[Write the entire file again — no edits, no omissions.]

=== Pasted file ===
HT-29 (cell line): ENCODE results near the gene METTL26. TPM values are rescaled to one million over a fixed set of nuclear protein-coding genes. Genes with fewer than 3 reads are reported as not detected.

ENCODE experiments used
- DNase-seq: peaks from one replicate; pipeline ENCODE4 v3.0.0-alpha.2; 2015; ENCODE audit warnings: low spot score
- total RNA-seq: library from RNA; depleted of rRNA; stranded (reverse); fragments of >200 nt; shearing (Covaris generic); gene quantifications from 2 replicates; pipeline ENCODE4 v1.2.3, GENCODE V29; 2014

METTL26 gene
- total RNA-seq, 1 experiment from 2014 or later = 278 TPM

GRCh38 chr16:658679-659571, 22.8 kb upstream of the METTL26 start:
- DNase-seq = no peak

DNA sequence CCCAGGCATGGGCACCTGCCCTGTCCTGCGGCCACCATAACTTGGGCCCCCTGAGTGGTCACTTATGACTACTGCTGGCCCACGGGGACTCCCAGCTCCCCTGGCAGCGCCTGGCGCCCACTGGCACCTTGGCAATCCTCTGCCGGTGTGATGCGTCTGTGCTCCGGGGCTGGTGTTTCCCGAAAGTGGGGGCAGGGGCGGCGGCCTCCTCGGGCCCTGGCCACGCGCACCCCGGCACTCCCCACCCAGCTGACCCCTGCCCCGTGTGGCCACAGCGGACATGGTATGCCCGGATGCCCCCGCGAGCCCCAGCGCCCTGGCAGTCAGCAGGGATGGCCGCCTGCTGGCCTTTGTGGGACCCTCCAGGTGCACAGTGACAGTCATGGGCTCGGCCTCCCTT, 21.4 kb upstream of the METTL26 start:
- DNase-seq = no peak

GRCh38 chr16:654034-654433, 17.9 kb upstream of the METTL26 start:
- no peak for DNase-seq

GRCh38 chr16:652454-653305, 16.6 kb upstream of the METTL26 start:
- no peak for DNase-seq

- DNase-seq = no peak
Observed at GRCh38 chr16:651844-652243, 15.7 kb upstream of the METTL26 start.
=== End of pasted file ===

HT-29 (cell line): ENCODE results near the gene METTL26. TPM values are rescaled to one million over a fixed set of nuclear protein-coding genes. Genes with fewer than 3 reads are reported as not detected.

ENCODE experiments used
- DNase-seq: peaks from one replicate; pipeline ENCODE4 v3.0.0-alpha.2; 2015; ENCODE audit warnings: low spot score
- total RNA-seq: library from RNA; depleted of rRNA; stranded (reverse); fragments of >200 nt; shearing (Covaris generic); gene quantifications from 2 replicates; pipeline ENCODE4 v1.2.3, GENCODE V29; 2014

METTL26 gene
- total RNA-seq, 1 experiment from 2014 or later = 278 TPM

GRCh38 chr16:658679-659571, 22.8 kb upstream of the METTL26 start:
- DNase-seq = no peak

DNA sequence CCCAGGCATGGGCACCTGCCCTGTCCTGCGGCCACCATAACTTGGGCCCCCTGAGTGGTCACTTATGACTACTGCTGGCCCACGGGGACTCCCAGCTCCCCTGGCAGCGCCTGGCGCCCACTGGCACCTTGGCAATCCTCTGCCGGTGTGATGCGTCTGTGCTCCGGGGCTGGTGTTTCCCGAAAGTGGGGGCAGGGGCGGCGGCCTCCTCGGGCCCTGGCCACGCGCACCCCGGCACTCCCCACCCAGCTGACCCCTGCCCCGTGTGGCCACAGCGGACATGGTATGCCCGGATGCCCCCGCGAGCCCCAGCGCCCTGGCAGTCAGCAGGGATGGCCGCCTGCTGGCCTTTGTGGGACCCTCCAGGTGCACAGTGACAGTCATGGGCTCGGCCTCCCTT, 21.4 kb upstream of the METTL26 start:
- DNase-seq = no peak

GRCh38 chr16:654034-654433, 17.9 kb upstream of the METTL26 start:
- no peak for DNase-seq

GRCh38 chr16:652454-653305, 16.6 kb upstream of the METTL26 start:
- no peak for DNase-seq

- DNase-seq = no peak
Observed at GRCh38 chr16:651844-652243, 15.7 kb upstream of the METTL26 start.